It is actually a memoir, the story of Theresa Weir, a young woman with a rocky past, who worked and actually lived in her uncle’s bar. She meets Adrian, a young, handsome apple farmer whose farm was rumored to be cursed. Theresa, usually guarded, is taken by Adrian’s innocence and they begin a whirlwind romance that no one anticipates will last. Theresa learns gradually what is at the root of the “curse” of the farm and she fights along with Adrian to try to overcome the history of the farm (guarded severely by Adrian’s hideous mother) to save themselves and their family.
What is important here is the message, which is that pure greed has led to the enlargement of farms and the use of toxic chemicals to achieve the “perfect” specimen of produce. A key line in the book says something to the effect of man needing to work with nature not against it in order to grow the food he needs. Adrian’s mother insists on perpetuating the use of pesticides on their farm, even in light of the deaths and miscarriages that have occurred there because of the chemicals. And nothing convinces her otherwise, even the death of those close to her.
It is a story very close to my heart – as I agree that there is insurmountable evidence that pesticides are toxic. The more we work with nature and not against it, the better!
In the tradition of Bossy Pants, by Tina Fey, this book is a compilation of musings by her friend, Amy Poehler. In fact, I liked this one better. Amy Poehler speaks about her roots in improv and comedy, her earlier, hungrier days, and her experiences on SNL and on Parks and Rec. She speaks about her family, her marriage, and her children in sort of random order. She is funny, smart, honest and a little philosophical and the book definitely held my attention all the way through.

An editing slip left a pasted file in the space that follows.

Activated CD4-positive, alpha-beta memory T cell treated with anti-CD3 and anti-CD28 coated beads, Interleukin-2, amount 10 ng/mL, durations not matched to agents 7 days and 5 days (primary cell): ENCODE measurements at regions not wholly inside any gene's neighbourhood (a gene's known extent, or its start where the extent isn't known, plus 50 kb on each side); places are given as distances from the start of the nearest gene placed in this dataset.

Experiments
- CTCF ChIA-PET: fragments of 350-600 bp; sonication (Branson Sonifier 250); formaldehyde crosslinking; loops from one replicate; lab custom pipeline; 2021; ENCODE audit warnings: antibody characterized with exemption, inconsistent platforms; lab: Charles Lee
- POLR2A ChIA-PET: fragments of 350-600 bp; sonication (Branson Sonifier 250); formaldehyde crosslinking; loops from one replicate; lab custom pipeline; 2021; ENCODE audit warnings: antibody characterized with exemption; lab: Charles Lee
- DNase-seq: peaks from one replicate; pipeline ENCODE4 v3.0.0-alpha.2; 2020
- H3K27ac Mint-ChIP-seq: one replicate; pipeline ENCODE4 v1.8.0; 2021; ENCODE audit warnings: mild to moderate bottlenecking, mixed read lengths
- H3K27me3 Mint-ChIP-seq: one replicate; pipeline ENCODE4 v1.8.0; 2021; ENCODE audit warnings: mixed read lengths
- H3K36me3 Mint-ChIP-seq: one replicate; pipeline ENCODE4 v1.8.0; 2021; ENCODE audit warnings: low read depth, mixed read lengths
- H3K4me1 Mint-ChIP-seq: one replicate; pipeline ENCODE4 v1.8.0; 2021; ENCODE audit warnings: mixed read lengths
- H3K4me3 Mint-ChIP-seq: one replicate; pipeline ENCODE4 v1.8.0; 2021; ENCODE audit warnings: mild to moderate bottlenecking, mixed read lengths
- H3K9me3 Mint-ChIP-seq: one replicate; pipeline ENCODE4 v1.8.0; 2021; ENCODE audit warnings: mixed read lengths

A nice little break from the serious stuff I’ve been reading… Shout out to my daughter who is her biggest fan and who lent me her pre-ordered book!
This stirring memoir is the story of Susan Wicklund, MD, who performed abortions in multiple states for over 20 years. It begins with an account of her personal experiences that lead to her decision to do this work and it takes the reader through the course of her tumultuous and dramatic career. No other type of doctor is hunted and intimidated the way these brave physicians are. No other doctor is forced to subject their families and friends to the kind of outright brutality that these doctors are — and ironically in the name of God! They deserve all the recognition that this book begins to achieve.
It truly brings to light the hypocrisy of the protestors who plagued her. In their urgency to protect “rights” of the unborn, for example, they completely trample over the rights of ACTUAL LIVING PEOPLE WHO SHOULD BE PROTECTED! Staggeringly, some of the people who protested actually came in for services and then went back out and protested again. And you can be sure that their sisters, mothers, cousins and friends had probably used the services as well. But go and shoot at the doctor and go and burn down the clinic so that you can make your empty, cowardly statement.